Four people. When I see people with 10 or 20 bloggers, I’m thinking, What the hell are those guys doing? Everyone does everything including me. I’m out there doing research, making phone calls, talking to people coming up with deadlines, looking at photos every morning.
Take me through a day at MediaTakeOut.
The entire process begins on Monday at about 2 AM. That’s with me getting up and taking a look at all of this stuff that came via email or from whenever I went to bed. you’d be surprised how much information actually comes at night. It takes about a half hour or so to get through all of that. Then you go to the photo agencies. We have agreements with just about every photo agency out there and they all begin to send new photos between the night before or late in the day. The one thing that’s difficult is lets say you got a photo of Ciara, Jennifer Hudson, and Ashanti. No Beyonce, no Rihanna. That’s when the team comes in around 4 AM and usually I have an idea of how many photos I can use and how many stories we’ll need to fill. That’s when we are really are lucky to have this team because they go out and they find stuff on Twitter or something someone emailed us two weeks ago that we didn’t use because we already had someone looking crazy for the day.
You have to figure out stuff that’s gonna work and on a day-to-day basis and people would be surprised how incredibly difficult it is to do but I have really, really great people and they can do it. So betweem 4 and 4:45 we try to find what we’re gonna do. We haven’t talked about layout yet or the jokes we’re gonna use, the headlines, so we do that and we separate it, divvy up all the assignments. Usually, the top two stories are done already the day before so we don’t have to worry about those. My time is then spent looking at headlines making sure everything’s working and then there is a good amount of convo happening among people. Sometimes you get a last minute confirmation about something. It’s really a busy time for everyone to get everything together but like magic lo and behold by about 8:30 AM the entire site comes together and then it’s a matter of making sure we like everything have everything in the right areas.
So you update once a day?
Yes. Well technically, there are some breaking stories that will come in, but for the most part it’s all up there.
What percentage of the stories on your site do you actually vet through actual reporting, fact-checking, being on the phone, etc.
I would say that, because neither I nor any of my staff have ever been professional reporters, I'm not sure what that means. But I can tell you that we look into everything before we publish it. And 99 percent of the time that you read something on MTO, we actually held back a little bit of the story. At the end of the day, we aren't looking to ruin people. Our audience doesn't want that. Our audience doesn't want to be going to a place that is trying to bring down black people. All we are going to do is tell you our business, and keep it moving. If you deny it? We aren't going to fight you on it. If you tell us, Oh, that wasn't you in the club, with that girl, we're not going to deny it, we aren't going to fight you on it. Keep it moving, you save face, do whatever you need to do, and that's that.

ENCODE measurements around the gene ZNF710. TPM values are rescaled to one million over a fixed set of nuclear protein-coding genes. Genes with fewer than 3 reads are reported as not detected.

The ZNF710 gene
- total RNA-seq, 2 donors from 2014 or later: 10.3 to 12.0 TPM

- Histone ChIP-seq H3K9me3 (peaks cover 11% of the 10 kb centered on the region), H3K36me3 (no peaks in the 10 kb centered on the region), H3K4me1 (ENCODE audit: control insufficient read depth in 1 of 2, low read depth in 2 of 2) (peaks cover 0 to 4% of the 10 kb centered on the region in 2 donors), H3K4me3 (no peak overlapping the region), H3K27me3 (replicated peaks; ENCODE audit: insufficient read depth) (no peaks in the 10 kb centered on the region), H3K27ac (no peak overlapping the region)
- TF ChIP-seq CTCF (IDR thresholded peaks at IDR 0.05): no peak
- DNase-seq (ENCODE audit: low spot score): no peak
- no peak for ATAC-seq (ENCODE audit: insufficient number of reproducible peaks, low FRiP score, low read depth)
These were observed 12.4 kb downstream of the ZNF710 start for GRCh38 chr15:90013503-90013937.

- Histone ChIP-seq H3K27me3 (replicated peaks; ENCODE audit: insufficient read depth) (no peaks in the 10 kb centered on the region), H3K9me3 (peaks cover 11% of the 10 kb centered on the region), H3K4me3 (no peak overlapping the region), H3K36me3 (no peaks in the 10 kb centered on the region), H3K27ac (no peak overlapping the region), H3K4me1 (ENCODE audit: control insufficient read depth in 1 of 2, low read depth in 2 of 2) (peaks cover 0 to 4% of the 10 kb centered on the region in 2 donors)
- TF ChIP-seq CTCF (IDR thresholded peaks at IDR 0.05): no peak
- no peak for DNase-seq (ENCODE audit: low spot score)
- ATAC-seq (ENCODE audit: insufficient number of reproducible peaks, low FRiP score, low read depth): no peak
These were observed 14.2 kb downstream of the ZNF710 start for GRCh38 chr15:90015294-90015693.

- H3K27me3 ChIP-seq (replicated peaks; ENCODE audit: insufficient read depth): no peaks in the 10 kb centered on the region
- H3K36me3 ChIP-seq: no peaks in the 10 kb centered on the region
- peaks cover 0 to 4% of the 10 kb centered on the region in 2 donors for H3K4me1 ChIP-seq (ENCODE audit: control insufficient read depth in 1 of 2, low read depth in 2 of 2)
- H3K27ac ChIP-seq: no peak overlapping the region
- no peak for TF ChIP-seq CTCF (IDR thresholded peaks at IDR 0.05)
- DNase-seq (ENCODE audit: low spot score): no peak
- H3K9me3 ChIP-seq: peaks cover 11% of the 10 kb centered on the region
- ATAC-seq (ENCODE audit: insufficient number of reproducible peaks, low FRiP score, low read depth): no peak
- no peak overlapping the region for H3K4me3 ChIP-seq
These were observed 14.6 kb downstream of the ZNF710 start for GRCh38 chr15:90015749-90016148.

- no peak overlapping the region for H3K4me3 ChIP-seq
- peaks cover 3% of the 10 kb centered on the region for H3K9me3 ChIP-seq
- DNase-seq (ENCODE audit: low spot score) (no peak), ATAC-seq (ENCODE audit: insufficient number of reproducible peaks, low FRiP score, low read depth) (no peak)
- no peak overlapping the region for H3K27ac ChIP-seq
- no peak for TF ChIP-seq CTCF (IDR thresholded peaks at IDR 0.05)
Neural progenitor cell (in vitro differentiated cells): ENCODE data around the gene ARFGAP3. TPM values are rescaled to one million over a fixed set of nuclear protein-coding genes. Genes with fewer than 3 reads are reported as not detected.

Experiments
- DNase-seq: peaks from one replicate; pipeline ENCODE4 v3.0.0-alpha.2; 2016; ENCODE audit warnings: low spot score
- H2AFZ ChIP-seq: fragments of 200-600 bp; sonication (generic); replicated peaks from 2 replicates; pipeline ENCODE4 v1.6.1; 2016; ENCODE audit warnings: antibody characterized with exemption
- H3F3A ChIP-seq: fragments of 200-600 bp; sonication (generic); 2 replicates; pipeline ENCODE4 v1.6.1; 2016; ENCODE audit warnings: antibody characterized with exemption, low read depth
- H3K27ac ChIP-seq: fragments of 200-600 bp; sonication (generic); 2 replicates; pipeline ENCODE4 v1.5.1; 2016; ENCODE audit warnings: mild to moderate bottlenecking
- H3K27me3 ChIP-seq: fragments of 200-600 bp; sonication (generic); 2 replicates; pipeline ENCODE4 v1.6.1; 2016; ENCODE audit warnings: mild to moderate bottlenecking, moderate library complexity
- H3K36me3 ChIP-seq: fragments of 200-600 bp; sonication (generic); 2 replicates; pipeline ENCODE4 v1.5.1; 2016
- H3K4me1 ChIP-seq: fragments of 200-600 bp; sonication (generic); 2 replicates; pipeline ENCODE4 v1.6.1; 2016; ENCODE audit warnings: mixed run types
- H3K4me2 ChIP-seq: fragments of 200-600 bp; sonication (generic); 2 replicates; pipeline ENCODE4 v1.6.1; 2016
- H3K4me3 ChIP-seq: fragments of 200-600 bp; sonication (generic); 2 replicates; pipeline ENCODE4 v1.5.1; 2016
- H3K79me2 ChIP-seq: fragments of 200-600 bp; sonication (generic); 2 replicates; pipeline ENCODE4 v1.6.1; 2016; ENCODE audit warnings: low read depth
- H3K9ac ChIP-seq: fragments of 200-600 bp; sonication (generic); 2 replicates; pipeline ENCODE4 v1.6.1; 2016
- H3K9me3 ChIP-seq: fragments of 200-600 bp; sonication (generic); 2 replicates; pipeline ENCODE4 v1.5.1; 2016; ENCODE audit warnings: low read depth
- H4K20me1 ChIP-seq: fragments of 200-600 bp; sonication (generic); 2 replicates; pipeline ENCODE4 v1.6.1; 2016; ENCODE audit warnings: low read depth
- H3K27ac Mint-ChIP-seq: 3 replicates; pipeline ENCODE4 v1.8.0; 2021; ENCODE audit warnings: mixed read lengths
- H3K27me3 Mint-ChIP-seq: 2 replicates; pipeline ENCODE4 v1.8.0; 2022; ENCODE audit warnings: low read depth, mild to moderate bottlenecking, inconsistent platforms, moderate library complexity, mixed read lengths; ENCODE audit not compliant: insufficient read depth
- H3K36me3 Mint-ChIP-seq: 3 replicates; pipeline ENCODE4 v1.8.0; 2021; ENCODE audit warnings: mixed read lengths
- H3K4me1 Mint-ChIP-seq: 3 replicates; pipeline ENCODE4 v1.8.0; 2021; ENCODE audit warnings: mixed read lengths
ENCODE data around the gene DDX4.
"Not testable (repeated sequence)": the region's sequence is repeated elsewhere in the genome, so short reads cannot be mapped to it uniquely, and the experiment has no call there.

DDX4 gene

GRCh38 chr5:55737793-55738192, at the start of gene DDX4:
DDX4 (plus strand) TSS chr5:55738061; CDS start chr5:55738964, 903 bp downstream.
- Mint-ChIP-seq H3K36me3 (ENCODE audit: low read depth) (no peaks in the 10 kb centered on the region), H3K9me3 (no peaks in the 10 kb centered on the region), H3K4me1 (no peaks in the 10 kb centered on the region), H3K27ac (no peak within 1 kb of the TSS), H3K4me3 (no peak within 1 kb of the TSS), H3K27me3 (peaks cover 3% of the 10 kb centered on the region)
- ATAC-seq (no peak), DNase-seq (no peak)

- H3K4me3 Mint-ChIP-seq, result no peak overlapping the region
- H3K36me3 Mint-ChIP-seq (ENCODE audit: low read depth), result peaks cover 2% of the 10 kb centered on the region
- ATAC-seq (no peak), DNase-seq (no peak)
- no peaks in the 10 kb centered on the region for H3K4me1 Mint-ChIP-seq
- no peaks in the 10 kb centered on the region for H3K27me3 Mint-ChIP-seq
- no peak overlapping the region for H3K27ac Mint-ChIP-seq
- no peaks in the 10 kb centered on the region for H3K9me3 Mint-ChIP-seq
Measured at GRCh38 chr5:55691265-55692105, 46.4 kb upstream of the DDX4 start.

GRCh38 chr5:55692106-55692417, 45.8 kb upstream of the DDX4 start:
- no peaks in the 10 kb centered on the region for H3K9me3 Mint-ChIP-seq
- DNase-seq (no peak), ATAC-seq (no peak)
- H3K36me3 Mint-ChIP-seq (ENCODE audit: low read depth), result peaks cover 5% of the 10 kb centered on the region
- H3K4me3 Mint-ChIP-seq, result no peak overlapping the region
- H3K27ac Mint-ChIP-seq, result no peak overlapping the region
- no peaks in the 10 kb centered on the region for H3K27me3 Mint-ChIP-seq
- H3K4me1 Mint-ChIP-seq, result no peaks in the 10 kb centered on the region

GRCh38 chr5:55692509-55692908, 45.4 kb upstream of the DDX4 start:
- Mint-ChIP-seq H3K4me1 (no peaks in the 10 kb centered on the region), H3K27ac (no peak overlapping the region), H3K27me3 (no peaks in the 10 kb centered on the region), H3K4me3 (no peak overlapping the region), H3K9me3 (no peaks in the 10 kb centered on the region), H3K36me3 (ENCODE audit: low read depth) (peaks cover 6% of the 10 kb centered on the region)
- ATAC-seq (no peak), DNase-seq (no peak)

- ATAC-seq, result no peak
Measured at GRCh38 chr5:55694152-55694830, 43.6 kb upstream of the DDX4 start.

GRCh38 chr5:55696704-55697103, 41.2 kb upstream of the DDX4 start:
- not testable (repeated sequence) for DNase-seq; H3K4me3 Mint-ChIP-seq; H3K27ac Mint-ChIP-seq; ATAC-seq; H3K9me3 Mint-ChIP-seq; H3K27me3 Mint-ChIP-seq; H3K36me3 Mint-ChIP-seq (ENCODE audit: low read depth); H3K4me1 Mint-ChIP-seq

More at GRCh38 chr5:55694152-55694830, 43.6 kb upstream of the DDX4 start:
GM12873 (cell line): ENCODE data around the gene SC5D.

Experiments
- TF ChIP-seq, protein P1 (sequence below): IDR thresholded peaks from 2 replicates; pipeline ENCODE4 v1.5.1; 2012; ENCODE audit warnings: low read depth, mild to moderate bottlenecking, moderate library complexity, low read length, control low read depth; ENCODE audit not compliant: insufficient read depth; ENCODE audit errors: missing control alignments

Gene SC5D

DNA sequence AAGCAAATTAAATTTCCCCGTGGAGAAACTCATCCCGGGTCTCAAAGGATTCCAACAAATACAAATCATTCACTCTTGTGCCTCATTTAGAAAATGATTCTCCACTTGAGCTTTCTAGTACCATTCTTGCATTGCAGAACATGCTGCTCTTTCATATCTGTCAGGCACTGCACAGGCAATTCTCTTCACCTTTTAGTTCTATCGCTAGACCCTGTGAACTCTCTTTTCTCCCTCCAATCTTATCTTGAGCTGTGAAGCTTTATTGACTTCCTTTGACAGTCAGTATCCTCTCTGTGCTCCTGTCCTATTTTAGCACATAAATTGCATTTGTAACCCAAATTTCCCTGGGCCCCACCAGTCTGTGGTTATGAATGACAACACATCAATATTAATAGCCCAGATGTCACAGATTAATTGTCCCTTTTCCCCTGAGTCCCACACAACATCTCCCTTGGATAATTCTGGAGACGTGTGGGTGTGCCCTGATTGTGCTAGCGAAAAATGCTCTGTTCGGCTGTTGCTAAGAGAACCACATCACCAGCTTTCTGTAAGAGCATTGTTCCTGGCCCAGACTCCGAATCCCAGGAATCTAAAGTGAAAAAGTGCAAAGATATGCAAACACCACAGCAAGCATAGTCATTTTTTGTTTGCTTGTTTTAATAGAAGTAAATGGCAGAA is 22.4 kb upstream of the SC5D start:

I remember you once saying you have a lie detector on call. Is that true?
Yeah, we've used a lie detector. We've got this one guy, he's done a lot of work with the National Inquirer and a bunch of other places, he actually worked for the FBI and the CIA for a while, and we've sent people over to him. The best thing we call him for is if there is something particularly scandalous, we are taking you right to the lie detector.
Can you give me an example of a story that needed to be vetted through a lie detector?
There are a bunch, but probably the biggest one, we had a report that, I'd been working on for a week. It was a young man who was claiming that he was molested by a very very prominent gospel singer. And he had everything, he had all these ducks in a row, he knew the guys wife's name, knew what his house looked like, what the inside looked like, he literally had everything. At the time, the gospel singer and his wife were going through some stuff, and I actually had a decent relationship with the gospel singer. So I called his wife, and I was like “we are doing a story about your estranged husband, this is what this kid said.” And I asked her point blank like, “do you know anything about this?” and she was like “I don't know anything about that.” And then I said “You know the man, do you think he's capable of anything like this?” And she said, “He could do this.” And she said it with a straight face. And so at that point I'm like, everything that the kid said checked out, the wife is like “maybe he did do it.” We probably could've gone with it. But just to be 100 percent, we told the guy why don't you go down and take the lie detector test. He took the lie detector and he fails. He clearly was lying about the whole thing. Then it comes out that the guy had a vendetta against (the gospel singer). So, we've done it, and we do it all the time.